The parent(s) in the face of what may seem to be some alien that has taken over their son or daughter’s body and mind may feel a desperate need to overly control their son or daughter.

In some respects the temptation to be controlling these days may be partly based around apprehension and confusion relating to child safety fears or even paranoia expressed in the community, often fuelled, dramatised and overstated by some parts of the media, politicians, social commentators and so on. The reaction against authority may be expressed in episodes of rebellion by the adolescent or feelings of alienation, hopelessness and desire to self harm or to withdraw with an eating disorder.

On the other extreme, the parent(s) may be the opposite and not care particularly where their son or daughter is or what they are doing and that can be just as problematic in setting their child up for failure (e.g., get into trouble with authorities, have an unwanted pregnancy, become drug dependent, or contract a sexually transmitted disease) in the community or with their studies or neglect of their current and future welfare or safety.

Obviously there is a delicate balance at times in trying to achieve a satisfying quality of life for the adolescent and for the parents as well as sustaining healthy interactions with significant others such as brothers, sisters, grandparents, other family, close friends, school mates, and teachers and so on. Anxiety relating to the way people live including pressures from school, peers, parents, teachers, bullies at school and so on is significant in many of the conditions or behavioural and cognitive problems in children and adolescents.

It also has a potential impact on the physical, mental and social wellness of parents and significant others and can create relationship problems and tensions that like a ‘Catch 22’ situation may further heighten a child’s insecurities and feelings of vulnerability or abandonment. The parents may feel as though they are simply unable to cope anymore – exhaustion and frustration start to set in.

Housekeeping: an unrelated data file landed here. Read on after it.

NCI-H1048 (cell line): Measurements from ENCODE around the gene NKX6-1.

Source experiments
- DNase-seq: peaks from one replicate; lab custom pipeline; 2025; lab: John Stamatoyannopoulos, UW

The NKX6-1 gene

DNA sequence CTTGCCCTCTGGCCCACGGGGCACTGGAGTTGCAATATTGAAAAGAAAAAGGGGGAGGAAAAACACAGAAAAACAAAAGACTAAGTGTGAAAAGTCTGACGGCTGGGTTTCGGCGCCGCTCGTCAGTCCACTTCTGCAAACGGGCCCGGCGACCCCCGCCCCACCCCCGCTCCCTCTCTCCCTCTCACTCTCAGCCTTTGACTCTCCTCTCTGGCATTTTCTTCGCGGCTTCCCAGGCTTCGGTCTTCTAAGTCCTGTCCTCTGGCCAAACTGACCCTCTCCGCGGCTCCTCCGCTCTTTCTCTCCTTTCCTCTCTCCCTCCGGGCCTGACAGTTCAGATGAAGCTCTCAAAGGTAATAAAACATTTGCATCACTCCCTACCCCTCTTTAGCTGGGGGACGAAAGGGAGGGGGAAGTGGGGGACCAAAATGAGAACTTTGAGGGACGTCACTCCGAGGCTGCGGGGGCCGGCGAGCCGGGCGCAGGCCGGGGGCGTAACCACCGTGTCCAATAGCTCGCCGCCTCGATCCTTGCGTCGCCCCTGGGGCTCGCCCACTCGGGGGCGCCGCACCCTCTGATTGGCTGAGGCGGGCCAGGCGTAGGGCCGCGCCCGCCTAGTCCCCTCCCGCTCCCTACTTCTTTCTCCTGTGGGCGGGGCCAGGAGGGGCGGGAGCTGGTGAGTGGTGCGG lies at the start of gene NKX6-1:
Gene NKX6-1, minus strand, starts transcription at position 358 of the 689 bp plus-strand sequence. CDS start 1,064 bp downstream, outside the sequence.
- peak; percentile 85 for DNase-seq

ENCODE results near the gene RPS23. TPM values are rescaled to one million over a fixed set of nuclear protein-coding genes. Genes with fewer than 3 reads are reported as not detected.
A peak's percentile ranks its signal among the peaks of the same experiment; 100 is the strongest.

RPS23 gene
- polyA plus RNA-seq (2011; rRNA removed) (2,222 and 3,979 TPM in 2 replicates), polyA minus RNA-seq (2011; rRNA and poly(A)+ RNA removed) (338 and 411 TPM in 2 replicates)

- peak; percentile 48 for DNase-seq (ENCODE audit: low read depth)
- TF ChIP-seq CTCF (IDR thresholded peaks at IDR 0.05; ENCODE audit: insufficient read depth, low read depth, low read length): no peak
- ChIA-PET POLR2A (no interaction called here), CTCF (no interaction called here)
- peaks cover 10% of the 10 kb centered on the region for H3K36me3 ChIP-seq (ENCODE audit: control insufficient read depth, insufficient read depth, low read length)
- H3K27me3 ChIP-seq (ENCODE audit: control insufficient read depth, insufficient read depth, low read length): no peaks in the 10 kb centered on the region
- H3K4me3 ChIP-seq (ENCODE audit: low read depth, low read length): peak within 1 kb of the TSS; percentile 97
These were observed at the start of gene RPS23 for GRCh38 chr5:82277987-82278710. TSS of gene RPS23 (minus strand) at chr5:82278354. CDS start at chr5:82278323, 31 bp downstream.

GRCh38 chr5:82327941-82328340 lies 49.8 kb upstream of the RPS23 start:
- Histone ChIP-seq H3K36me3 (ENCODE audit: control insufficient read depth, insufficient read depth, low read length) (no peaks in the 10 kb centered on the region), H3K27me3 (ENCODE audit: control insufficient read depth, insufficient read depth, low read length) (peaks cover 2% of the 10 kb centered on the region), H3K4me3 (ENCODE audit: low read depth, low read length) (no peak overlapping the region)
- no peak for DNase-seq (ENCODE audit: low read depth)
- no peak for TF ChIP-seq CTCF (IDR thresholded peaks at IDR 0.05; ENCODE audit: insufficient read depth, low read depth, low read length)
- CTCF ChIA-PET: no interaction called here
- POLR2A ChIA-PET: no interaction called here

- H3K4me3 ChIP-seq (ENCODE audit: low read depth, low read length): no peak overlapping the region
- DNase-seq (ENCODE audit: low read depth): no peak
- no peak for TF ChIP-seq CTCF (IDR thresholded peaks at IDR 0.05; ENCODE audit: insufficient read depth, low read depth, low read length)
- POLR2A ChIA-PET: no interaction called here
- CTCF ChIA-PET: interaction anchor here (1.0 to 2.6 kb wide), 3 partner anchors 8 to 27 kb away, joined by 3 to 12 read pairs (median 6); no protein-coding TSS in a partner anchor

Their child may have so many mood swings and challenge just about everything a parent says or does. Parents may feel guilty about their lack of skills and abilities in the parenting role and blame themselves harshly for their child’s problem thinking and behaviours. Parents may feel isolated and confused, especially if they have few social networks and supports and financial resources or live in a socially isolated environment or community.

Some families with say an older relative living with them with dementia or a mental health problem, may become overwhelmed by the behaviour, and particularly children stressed and confronted with say a confused grandparent going into their room and pulling out their clothes or personal items.

An adolescent’s needs at this stage become those related to respect, trust, dignity and privacy. Tensions can increase if parents suspect their child of taking drugs for example and yet feeling obliged to respect their son or daughters privacy in their room and to trust them. Clearly transparent or open family communication is an important key to understanding and resolving such conflicts.

It is important to remember that the building of a positive child-parent relationship especially but not exclusively during the early periods of adolescence is crucial. Irregardless of the way that the child and parent respond to change, this will be long lasting, especially for the child’s development into adulthood.

The strong desire for being independent and all grown up must also be tempered by the child’s need for some stability, comfort, love, guidance and understanding. This will be a compromise that both parents and the child can agree to and live by, albeit with undoubted hiccups along the way.